- Review of military conditions, Spring of 1862.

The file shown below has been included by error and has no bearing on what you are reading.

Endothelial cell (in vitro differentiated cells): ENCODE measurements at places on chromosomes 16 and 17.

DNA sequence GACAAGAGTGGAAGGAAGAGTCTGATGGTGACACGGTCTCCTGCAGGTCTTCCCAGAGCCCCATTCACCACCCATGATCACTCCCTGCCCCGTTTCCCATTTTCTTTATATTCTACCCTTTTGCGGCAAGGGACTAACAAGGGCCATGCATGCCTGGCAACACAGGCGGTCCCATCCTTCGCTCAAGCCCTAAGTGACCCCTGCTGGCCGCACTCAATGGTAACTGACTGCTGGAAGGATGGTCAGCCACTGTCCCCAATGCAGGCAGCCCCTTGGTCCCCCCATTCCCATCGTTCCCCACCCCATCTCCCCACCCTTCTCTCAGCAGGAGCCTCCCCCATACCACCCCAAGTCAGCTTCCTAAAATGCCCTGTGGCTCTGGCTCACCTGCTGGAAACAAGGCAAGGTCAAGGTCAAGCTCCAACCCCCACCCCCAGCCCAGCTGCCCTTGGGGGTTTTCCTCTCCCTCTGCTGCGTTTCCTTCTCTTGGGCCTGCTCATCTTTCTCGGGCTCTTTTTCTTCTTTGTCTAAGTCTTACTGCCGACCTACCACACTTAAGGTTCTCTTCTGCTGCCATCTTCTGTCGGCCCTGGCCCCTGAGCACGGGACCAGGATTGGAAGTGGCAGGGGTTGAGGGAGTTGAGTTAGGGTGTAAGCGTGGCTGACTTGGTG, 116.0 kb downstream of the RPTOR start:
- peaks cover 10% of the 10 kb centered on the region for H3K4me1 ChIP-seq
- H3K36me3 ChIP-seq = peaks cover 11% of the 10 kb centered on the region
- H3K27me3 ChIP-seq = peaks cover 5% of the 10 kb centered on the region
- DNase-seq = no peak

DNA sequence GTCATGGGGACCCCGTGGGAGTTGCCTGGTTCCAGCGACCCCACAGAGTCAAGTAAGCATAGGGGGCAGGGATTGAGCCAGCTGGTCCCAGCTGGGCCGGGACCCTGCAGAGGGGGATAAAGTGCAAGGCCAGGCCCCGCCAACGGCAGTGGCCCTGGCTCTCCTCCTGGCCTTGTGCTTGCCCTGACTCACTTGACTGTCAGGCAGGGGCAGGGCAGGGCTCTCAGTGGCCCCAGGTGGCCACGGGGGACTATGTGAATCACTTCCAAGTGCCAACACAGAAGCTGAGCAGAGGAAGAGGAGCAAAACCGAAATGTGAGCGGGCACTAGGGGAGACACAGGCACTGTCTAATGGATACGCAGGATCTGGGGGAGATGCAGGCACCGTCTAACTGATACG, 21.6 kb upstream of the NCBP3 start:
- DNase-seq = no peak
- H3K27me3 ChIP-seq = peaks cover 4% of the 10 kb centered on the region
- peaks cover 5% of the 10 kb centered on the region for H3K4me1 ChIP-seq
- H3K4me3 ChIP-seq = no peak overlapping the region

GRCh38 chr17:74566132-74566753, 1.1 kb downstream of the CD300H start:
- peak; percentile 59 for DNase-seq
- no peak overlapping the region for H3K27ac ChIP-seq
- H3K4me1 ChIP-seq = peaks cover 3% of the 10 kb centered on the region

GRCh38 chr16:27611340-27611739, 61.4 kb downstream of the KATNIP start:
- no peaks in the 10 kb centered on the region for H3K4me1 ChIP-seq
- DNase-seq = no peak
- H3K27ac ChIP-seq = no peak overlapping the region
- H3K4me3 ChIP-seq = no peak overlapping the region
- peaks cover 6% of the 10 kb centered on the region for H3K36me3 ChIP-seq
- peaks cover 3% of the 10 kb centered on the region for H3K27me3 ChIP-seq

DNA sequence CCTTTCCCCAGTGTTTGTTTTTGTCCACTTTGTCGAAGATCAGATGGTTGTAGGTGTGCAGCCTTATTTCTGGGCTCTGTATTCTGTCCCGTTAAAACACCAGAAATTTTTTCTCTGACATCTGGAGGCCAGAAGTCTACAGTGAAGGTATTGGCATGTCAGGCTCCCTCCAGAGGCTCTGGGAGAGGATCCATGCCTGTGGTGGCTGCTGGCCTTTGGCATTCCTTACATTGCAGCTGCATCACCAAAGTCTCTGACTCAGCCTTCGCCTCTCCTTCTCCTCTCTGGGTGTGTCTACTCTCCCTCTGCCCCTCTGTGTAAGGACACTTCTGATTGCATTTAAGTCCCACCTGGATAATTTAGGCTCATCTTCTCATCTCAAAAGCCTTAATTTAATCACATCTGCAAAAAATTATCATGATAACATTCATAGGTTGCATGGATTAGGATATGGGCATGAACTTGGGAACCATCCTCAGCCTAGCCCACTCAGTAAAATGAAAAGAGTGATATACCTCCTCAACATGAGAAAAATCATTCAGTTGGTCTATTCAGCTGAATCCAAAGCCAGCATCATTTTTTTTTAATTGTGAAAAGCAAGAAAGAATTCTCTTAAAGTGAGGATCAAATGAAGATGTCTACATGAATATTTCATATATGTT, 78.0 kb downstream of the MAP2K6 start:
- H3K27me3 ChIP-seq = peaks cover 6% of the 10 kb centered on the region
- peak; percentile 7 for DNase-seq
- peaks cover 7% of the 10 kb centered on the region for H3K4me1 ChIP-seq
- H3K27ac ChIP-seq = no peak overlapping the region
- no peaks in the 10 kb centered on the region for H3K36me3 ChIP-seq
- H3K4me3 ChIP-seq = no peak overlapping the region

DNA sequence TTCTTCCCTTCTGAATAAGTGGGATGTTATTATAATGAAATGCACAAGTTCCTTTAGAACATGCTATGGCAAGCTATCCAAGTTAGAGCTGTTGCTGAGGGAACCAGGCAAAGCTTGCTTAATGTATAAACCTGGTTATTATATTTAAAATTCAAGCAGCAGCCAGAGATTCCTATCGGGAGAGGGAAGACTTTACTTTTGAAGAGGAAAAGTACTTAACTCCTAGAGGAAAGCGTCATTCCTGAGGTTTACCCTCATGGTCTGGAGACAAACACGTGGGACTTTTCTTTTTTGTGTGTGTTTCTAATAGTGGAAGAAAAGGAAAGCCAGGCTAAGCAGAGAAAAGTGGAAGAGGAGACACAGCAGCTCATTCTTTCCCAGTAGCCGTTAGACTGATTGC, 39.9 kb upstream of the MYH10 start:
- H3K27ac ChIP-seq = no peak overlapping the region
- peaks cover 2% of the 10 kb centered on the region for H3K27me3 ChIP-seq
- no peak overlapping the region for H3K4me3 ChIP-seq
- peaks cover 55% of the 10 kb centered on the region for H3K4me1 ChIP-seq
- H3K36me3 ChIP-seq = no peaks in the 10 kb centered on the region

In the spring of 1862 the Federal and Confederate armies in northeastern Virginia held nearly the same relative positions as in the early autumn of 1861. The former had, February 7th, again occupied the line of the South branch of the Potomac, which Jackson, by order, had abandoned, and Gen. Edward Johnson, after his victory of December 1 3, 1861, on Alleghany mountain, had fallen back to Shenandoah mountain; but the Confederate army of Northern Virginia still had its center, in command of Gen. Joseph E. Johnston, on the field of its victory at Manassas, while its right rested at Fredericksburg, in command of General Holmes, and Jackson held its left in the lower Shenandoah valley. Practically its pickets patroled the Potomac from Chesapeake bay up to within the mountains. Not satisfied with a condition of military affairs that still held north of the Potomac the great army—on its rolls, March 1, 1862, 222,000 men—that McClellan had, during more than half a year, been collecting and organizing, President Lincoln ordered that an advance of the whole army of the Potomac, except such a force as was necessary to defend Washington, should be made, on or before the 22d of February, to drive back the opposing Confederates and press on to the capture of Richmond. This movement was actually begun. Banks marched from Frederick City, Md., toward Harper's Ferry, to attack and drive back Jackson. McClellan advanced his great army, from the intrenched camps around Washington, to attack Johnston at Centreville and Manassas, but when, after floundering through the spring mud of midland Virginia, he reached his objective, he found that Johnston, his able and wily opponent, had anticipated his coming, and, abandoning his intrenched camps and advanced positions at Leesburg and elsewhere, along and near the Potomac, had put his forces behind the Rappahannock. Jackson, preferring fighting to retreating,  skirmished with Banks' advance, offering him battle in front of Winchester, but when that was not accepted, reluctantly evacuating that historic town. Sending all his stores up the valley, he fell back to Strasburg, conforming his movements to those of Johnston, but, in the person of Ashby, his famous cavalry leader, constantly punishing every advance of his timid pursuer. Reaching the conclusion that he had started on the wrong road to Richmond, McClellan, on the 13th of March, called his corps commanders together, at Fairfax Court House, and proposed another plan of advance on Richmond, which they joined in recommending to President Lincoln and which he reluctantly accepted. The commanding general proposed to move a grand and splendidly-appointed army of 120,000 men, by water, from Alexandria down the Potomac and the bay to Fortress Monroe, at the end of the peninsula of Virginia, and from that base of operation and supplies, to march up the peninsula between the James and the York, flanked by a strong naval force on each of these great tidal rivers, by the nearest roads, to Richmond, the capital of the Confederacy as well as of Virginia. The defenses of Washington were to be held by some 18,000 men; some 7,000 were to occupy Manassas, that the railway thence to Strasburg might be reopened, and 35,000 were to help Banks look after Jackson in the Valley. The force that had followed Gen. Ed Johnson as he fell back from Alleghany mountain, and that in the South branch of the Potomac valley were soon to be combined, and thus 16,000 men placed in command of Fremont, in the Mountain department, to menace Jackson's left flank and rear, while the 8,000 under Cox, on the Kanawha line, as well as some Pennsylvania reserves, were ordered to Manassas. A grand total of more than 200,000 troops, of all arms, saying nothing of the large supporting naval force, thus began converging on Richmond from a great bordering sweep that extended northeastward along the mountain ranges that border the valley to the Potomac, then down that great tidal river to Chesapeake bay, Virginia's Mediterranean, and thence to the entrance of the grand harbor of Hampton Roads, the gateway to the mouth of the James, a great circle distance of fully 400 miles. The shipment of McClellan's army from Washington to his new field of operations, began on the 17th of  March, and on the 21st of that month, Gen. J. B. Magruder, in command of the Confederate front on the peninsula, reported the landing of large bodies of troops at Fortress Monroe, and asked for 30,000 men to meet the threatening invasion. The sight of the departure of this great army alarmed Lincoln concerning the safety of the capital, and induced him to modify McClellan's plan of campaign by ordering, April 3d, that McDowell's corps should remain in front of Washington. On the 17th of May he was directed to advance to Fredericksburg, but keeping himself in position so he could be readily recalled to Washington, if necessary, to aid in its defense. McClellan objected to this arrangement, but was compelled to submit to it. McDowell appeared in front of the staunch old city on the Rappahannock near the close of May, when the Confederates, under General Holmes, fell back toward Richmond. Lincoln visited McDowell's camp, on the Stafford heights, May 23d, and it was then decided that McDowell should cross the Rappahannock on the 26th and march toward Richmond. Fortunately for Virginia and the Confederacy, on the very day that McClellan was conferring at Fairfax Court House concerning a change of base and of plan of campaign, Gen. Robert E. Lee took command, under President Davis, of all the forces of the Confederacy, and, with characteristic energy and foresight, at once began preparations to meet the various oncoming Federal armies that were responding to the ‘on to Richmond’ demand of the North. To meet the several Federal columns converging from the great outer circle, along which they had been gathering during the preceding eight months, the prospect for Lee, although he held the inner circle and the shorter lines of defense, was by no means reassuring, even to such a stout-hearted and self-reliant commander as himself. Huger, on his extreme right, held Norfolk with some 7,000 men, guarded in front by the ram Virginia, already famous for her 8th of March exploits and great naval victory in Hampton Roads; across Hampton Roads, Magruder was holding the peninsula, before Fortress Monroe and Hampton, with 11,000 men; Holmes held the Rappahannock, at Fredericksburg, with a brigade of 2,000; Johnston held the line of the upper Rappahannock  with about 47,000 men that had fallen back from Manassas; Stonewall Jackson safeguarded the lower Shenandoah valley with some 5,000 in his command; while on the extreme left of the sweep of Lee's line of defense, Edward Johnson held the Fort Johnson pass of the Shenandoah mountain, on the Staunton and Parkersburg turnpike, with some 3,500 men, the heroes of the Alleghany mountain battle. Lee's whole muster was only about 75,000 to meet the converging invasion of 200,000 or more fully armed and equipped soldiery. Aware of the gigantic preparations that had been made for this impending campaign by both the contending nations, for such they undoubtedly were at that time, and of the mighty issues involved, not only all the people of the then United States and those of the then Confederate States, but those of all the living historic nations, paused and anxiously awaited the result of the mighty conflict that in the next half year would rage over nearly one-half of the territory of Virginia and an important portion of Maryland, and give to Fame's keeping and to History's records, names and deeds the world will not soon forget. To the general observer, the result of this grand game of war was in the hands of McClellan, who, for an insignificant victory in the mountains of western Virginia, over a smaller and badly-generaled force, had been, for months, heralded as the ‘Young Napoleon.’ He had at his command, counting sea power as well as land power, three times as many men as his antagonist, and behind him, in his nation's reserve, at least five times as many men of military age, saying nothing of the thousands of Europe's ‘soldiers of fortune’ who were, for a consideration, ready to add, indefinitely, to his numbers. His people were the most ingenious, energetic and resourceful of any in the world, and could furnish an almost unlimited quantity of supplies, of every kind, that could be called for by the emergencies of war. His government, centralized by the war spirit and backed up by a great and determined nation, had apparently but to command victory in the impending contest, with the odds so much in its favor, to win it. Unfortunately for its cause, its commanding general, while a grand organizer, an able planner of campaigns, and the idol of the great army that he, mainly, had created, was a timid leader, and in  the hour of conflict ‘took counsel of his fears’—counselors that never make a successful soldier. These, as the sequence of events revealed, constantly in imagination, doubled the number of his foes and helped the success of their strategic movements. McClellan's plan of campaign was to hold back Lee's widely-scattered forces by the armies of observation that his numbers permitted him to place before Johnson, Jackson, Johnston and Holmes, while he landed his great army for active invasion on the peninsula, and, brushing aside Magruder, and Huger, pushed rapidly forward to capture Richmond before Lee could there concentrate men enough to successfully impede his progress to victory. With the sea power at hand to supply the wants of his army, there were abundant reasons why he should succeed. Lee, the acknowledged first soldier of the old Federal army, who had been tendered by Lincoln and urged to accept the command of the Union army the very day before he resigned his commission and offered his services to Virginia, his native State and that of his ancestors, had a most serious and difficult problem to solve, when, on the memorable 13th of March, before referred to, he assumed command of the Confederate armies in the field and ‘sat down to count the cost’ of the imminent conflict that, in Virginia, he must at once become the leader of on the Confederate side. He knew then, or soon thereafter, as he always did, the numbers and intentions of his adversary; he also knew, as few men of the South did, or realized, the great disparity of the contending nations in men and in resources. The soldiers at his command were, comparatively, few in numbers; they were also widely scattered; some a hundred miles or more, as the crow flies, to the southeast from his headquarters at Richmond; others 175 miles to the northwest, and others from 75 to 100 miles to the north and northeast, and with but limited means of transportation at his call should he desire to concentrate them. More than this, he knew that in a few days the period of the enlistment of most of these men, which had been but for a year, would expire, and no man could tell what they would do now that the stern experiences of war, in camp and field, had dulled the edge of their patriotic fervor. Even if nearly all re-enlisted, he realized that they were poorly clad, badly equipped, ill fed, and, to all human appearances, even leaving out the  question of numbers, in no condition to meet the splendidly equipped and supplied army they must soon meet and contend with. But there entered into Lee's calculations factors and forces that are mightier than armies and navies and more potent than resources. Fully satisfied of the righteousness of his intentions and of the cause which he had unhesitatingly espoused and was defending; knowing no line of action but that which duty pointed out, and with a sublime faith that never distrusted an overruling Providence, and therefore ‘never took counsel of its fears,’ he prayerfully and courageously grappled with the situation and prudently prepared for the impending conflict, satisfied and confident that with the army of Northern Virginia, every man of which not only loved but trusted in him, he would be the winner. Apprised by McClellan's movements of his intentions, Lee increased and strengthened the defenses of Richmond and guarded the water approach to that threatened city by obstructing the ship channel of the James and planting intrenched batteries on Drewry's bluff; at the same time he recalled all but Ewell's division of Johnston's army from the line of the upper Rappahannock, and with these reinforced Magruder on the peninsula, who had already nearly completed a strong line of defense, from the James to the York, in front of Williamsburg and Yorktown, to bar McClellan's way to Richmond. Having thus outlined the locations and dispositions of the combatants in the fields of action, the narrative now proceeds to follow the fortunes of the five Federal armies —which the compelling genius of Jackson soon made but two—that at the opening of the Virginia campaign of 1862, near the last of March, were co-operating for the capture of Richmond, and those of the opposing Confederate forces. Stonewall Jackson was first in the field of actual combat, and so his famous Valley campaign is the first chapter of the story.